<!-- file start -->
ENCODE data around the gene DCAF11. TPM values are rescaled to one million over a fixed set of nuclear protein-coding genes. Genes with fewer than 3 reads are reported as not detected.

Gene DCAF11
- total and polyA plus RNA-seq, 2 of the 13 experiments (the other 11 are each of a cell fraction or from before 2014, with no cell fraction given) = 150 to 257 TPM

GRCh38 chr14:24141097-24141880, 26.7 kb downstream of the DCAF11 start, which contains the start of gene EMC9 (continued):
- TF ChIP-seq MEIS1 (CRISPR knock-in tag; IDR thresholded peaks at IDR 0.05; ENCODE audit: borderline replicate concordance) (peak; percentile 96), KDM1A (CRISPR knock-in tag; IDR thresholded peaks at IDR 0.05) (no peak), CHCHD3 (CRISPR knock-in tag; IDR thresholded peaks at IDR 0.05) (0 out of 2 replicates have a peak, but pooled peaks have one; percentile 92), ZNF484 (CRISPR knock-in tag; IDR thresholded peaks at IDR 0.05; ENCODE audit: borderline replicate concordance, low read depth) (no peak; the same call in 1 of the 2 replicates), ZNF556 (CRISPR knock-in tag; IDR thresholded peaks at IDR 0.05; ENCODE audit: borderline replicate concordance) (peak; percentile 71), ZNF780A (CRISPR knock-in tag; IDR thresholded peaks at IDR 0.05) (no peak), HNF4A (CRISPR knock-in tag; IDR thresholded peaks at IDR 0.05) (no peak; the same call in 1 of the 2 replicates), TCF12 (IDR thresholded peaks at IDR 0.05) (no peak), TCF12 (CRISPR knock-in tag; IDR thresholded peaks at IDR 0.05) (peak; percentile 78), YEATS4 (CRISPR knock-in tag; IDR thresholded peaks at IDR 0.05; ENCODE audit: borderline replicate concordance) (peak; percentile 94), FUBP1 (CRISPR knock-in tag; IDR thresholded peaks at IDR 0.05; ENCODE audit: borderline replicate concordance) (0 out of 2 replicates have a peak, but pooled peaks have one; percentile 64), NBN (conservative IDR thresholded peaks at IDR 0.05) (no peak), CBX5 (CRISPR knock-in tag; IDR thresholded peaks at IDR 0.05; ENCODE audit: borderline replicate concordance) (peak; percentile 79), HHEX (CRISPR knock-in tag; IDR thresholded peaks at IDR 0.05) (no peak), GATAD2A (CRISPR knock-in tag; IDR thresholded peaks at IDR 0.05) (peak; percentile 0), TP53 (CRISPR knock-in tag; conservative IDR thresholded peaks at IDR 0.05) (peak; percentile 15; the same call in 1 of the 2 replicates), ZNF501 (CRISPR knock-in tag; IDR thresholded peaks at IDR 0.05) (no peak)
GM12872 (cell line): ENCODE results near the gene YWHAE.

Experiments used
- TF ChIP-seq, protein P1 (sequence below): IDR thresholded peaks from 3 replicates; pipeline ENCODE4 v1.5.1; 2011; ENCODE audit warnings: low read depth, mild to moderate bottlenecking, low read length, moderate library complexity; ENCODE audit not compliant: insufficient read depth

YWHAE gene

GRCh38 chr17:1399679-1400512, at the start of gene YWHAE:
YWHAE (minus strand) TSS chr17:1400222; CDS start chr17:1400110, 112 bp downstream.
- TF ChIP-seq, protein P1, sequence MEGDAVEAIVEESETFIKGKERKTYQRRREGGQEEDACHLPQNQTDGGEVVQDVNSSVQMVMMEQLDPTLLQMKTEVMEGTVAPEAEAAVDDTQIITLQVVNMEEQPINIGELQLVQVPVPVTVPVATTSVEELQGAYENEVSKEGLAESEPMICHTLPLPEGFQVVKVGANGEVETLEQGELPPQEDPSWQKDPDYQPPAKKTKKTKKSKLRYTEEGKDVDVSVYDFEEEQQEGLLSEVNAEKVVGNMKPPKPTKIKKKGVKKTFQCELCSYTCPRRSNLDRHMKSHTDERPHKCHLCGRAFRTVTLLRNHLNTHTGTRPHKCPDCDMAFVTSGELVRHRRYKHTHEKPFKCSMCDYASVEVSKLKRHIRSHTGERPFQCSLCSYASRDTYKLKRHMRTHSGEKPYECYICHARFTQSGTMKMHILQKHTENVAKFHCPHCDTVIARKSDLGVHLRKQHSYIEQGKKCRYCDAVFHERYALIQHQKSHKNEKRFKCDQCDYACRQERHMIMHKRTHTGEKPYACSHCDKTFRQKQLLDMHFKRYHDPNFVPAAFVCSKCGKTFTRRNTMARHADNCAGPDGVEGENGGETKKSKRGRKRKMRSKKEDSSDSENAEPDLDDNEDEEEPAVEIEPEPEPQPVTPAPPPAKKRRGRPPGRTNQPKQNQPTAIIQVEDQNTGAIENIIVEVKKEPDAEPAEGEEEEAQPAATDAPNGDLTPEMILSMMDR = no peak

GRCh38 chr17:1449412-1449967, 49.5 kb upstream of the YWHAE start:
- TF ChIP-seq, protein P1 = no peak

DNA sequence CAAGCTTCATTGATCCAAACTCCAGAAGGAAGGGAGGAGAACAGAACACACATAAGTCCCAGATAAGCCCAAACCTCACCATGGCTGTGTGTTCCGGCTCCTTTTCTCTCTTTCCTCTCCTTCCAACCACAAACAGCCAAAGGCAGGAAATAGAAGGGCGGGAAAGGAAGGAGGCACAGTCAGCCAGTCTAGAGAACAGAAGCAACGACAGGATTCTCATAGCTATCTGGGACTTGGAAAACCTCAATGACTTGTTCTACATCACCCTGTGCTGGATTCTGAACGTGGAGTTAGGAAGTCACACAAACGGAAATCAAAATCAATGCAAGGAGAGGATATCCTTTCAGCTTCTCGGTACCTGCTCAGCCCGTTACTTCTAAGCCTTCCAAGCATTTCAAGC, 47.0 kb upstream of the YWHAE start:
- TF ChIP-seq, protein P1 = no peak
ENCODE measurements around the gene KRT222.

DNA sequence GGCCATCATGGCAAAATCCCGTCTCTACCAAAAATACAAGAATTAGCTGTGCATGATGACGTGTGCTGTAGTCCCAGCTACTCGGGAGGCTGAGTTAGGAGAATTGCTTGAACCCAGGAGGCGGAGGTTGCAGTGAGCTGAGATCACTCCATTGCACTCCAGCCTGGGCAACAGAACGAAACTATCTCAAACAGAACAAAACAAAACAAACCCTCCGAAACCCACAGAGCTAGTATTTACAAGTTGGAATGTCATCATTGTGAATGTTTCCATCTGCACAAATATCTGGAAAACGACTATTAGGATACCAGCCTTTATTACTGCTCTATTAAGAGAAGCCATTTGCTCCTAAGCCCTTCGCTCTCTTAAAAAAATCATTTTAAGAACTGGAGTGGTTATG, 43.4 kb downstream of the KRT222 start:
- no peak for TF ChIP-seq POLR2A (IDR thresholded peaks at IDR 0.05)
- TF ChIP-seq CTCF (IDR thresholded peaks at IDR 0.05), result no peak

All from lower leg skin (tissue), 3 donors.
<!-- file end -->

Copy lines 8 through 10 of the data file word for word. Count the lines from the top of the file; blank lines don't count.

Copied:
- TF ChIP-seq, protein P1 (sequence below): IDR thresholded peaks from 3 replicates; pipeline ENCODE4 v1.5.1; 2011; ENCODE audit warnings: low read depth, mild to moderate bottlenecking, low read length, moderate library complexity; ENCODE audit not compliant: insufficient read depth

YWHAE gene

GRCh38 chr17:1399679-1400512, at the start of gene YWHAE: